This was the fourth and last major meeting conducted by the Lincoln
& Logan County Development Partnership. Once the CEDS has been
developed, it will be maintained by the Logan County Regional
Planning Commission. The development partnership voluntarily stepped
forward to assist with the CEDS, as it is a critical component in
development and progress for our communities. The CEDS is
particularly important to have in place when federal funding is
needed for big projects.
Previous meetings accumulated input from
the city of Lincoln, the county of Logan and northern Logan County
Tom Akers from Heartland Community College once again facilitated
the brainstorming session. He told participants that each of their
contributions was important.
Akers fully believes that it is important to adopt a position
like the Boy Scout motto in the 1960s: "Be prepared." He had a
number of examples of how other communities had prepared, and it was
only because of that preparation that when the money became
available, they were able to act.
Having many ideas listed and ranked by priority in the CEDS is
good, Akers said. "Reality: Money comes out for something like a
water project; we're going to go after that," he said. "That's how
it shakes out."
On the opposite foot, he said that for areas that aren't in the
CEDS, nobody gives them the time of day. "We want to be beyond
ready, more than shovel-ready," he said.
Mount Pulaski's top choices:
6 -- Wind energy
5 -- Water system
5 -- Walking and
4 -- Wine
4 -- Increase
retail stores that are compatible with current businesses
4 -- Increase the
size of the medical center
4 -- Renovate
Spring Street, the primary street into town; connects to Route
3 -- Improve the
consistency and quality of the power supply; decrease the number
2 -- Add TIF or enterprise zones that
would entice businesses to expand or bring new business
Other additional ideas are to increase recreational activities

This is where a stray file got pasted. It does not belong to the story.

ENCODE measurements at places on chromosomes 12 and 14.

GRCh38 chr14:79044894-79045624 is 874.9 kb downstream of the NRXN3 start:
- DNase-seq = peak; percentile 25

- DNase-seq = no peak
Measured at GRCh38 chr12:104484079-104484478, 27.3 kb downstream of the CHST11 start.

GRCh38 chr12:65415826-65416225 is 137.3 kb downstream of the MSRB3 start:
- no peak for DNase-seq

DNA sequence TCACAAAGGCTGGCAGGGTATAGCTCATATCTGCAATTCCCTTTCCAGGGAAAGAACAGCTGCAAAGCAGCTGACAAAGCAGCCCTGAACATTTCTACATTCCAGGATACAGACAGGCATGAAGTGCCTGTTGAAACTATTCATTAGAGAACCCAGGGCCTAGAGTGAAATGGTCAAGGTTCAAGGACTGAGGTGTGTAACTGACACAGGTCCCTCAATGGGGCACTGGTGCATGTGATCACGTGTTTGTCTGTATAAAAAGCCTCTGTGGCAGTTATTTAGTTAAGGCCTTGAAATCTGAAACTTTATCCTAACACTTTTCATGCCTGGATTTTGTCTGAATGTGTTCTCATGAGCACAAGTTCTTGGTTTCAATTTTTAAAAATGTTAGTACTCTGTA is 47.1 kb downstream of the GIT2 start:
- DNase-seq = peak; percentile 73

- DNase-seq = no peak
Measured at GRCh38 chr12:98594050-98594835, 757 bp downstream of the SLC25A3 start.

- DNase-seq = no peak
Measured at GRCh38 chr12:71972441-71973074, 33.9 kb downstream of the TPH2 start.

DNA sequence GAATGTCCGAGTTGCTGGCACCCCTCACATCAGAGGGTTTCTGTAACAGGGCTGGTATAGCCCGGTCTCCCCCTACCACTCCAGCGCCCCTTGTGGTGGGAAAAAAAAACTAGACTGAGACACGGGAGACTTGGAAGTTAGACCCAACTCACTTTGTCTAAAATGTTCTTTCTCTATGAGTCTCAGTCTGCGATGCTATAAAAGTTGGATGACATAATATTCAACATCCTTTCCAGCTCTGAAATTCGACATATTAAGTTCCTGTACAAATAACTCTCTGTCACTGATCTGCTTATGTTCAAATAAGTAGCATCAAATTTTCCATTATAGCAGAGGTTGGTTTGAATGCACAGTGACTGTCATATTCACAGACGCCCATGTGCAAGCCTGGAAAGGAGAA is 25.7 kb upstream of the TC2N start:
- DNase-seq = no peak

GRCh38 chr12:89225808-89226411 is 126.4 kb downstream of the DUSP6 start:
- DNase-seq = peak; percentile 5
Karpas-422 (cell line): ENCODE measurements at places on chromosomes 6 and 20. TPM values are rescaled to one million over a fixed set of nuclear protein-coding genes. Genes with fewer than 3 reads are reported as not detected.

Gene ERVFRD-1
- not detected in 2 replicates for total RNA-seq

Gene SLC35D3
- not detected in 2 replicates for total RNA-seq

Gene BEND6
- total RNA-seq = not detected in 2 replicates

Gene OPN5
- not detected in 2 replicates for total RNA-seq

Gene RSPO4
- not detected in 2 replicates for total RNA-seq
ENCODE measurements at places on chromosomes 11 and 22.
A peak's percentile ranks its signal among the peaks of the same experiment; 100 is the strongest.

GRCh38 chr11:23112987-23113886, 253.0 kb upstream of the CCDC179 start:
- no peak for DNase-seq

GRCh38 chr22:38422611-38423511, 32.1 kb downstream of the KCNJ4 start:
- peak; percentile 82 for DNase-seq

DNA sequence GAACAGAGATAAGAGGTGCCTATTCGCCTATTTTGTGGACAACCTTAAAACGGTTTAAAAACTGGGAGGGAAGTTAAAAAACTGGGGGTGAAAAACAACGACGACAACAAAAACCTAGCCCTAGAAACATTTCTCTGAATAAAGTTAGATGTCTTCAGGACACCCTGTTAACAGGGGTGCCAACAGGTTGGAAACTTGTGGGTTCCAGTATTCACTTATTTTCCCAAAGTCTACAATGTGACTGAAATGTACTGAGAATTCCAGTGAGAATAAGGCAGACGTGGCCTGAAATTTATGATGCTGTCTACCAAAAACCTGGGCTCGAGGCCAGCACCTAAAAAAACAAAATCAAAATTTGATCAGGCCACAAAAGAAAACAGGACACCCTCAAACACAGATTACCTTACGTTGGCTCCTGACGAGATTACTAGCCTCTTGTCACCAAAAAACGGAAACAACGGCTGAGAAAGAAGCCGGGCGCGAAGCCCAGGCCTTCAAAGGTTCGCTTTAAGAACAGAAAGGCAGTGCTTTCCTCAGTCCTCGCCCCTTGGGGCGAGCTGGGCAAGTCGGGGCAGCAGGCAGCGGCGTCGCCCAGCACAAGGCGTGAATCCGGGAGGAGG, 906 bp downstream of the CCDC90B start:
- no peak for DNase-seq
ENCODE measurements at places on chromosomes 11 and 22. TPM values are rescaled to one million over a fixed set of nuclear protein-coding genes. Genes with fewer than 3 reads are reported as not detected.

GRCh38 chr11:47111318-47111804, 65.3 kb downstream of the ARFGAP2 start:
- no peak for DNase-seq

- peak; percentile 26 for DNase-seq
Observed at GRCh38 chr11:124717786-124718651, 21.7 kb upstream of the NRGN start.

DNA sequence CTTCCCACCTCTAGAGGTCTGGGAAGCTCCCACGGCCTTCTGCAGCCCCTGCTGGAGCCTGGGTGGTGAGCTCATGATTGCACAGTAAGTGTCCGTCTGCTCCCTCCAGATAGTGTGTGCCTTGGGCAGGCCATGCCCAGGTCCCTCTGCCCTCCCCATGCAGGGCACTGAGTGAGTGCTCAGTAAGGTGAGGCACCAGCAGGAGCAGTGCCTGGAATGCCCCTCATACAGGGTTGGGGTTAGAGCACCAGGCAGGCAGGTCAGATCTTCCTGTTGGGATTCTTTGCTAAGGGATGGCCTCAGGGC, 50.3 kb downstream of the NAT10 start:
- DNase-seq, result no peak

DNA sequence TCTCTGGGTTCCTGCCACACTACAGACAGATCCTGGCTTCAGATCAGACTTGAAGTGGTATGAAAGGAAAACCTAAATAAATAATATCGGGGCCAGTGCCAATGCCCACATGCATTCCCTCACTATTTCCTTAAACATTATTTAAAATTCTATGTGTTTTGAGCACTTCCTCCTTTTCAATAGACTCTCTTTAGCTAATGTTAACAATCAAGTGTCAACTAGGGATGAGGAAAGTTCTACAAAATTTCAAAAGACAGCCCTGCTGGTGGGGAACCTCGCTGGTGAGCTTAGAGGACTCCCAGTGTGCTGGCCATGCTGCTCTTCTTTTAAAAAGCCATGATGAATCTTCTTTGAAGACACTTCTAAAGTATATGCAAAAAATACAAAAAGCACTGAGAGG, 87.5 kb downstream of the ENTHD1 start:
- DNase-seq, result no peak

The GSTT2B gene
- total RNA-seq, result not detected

for youth; expand community services, such as transportation for
senior citizens; create a ready-to-inhabit industrial park; or to
furbish the historic courthouse.
Emden was most concerned with getting its sewer system renovated.
At the conclusion of the gathering, development partnership
director Joel Smiley thanked Akers for his help, which was mostly
volunteer. Smiley also acknowledged Bill Martin, whose work over
many years has gotten the CEDS process to where it is today.
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For more information, contact:
Logan County Development Partnership, NFP
Executive Director Joel Smiley
1555 Fifth St.
Lincoln, IL 62656
U.S. Department of
Commerce, Economic Development Administration
Economic Development Council for Central
CEDS is defined by the Economic
Development Council for Central Illinois as "the result of a local
planning process designed to guide the economic growth of an area."
"A CEDS process will help create
jobs, foster more stable and diversified economies and improve
living conditions. It provides a mechanism for coordinating the
efforts of individuals, organizations, local governments and private
industry concerned with economic development. In order for projects
to qualify for Economic Development Administration assistance under
its public works, economic adjustment and most planning programs,
the project must be consistent with the goals and objectives set out
in the CEDS."
To read the current CEDS document for
the Economic Development Council for Central Illinois,
click here (PDF).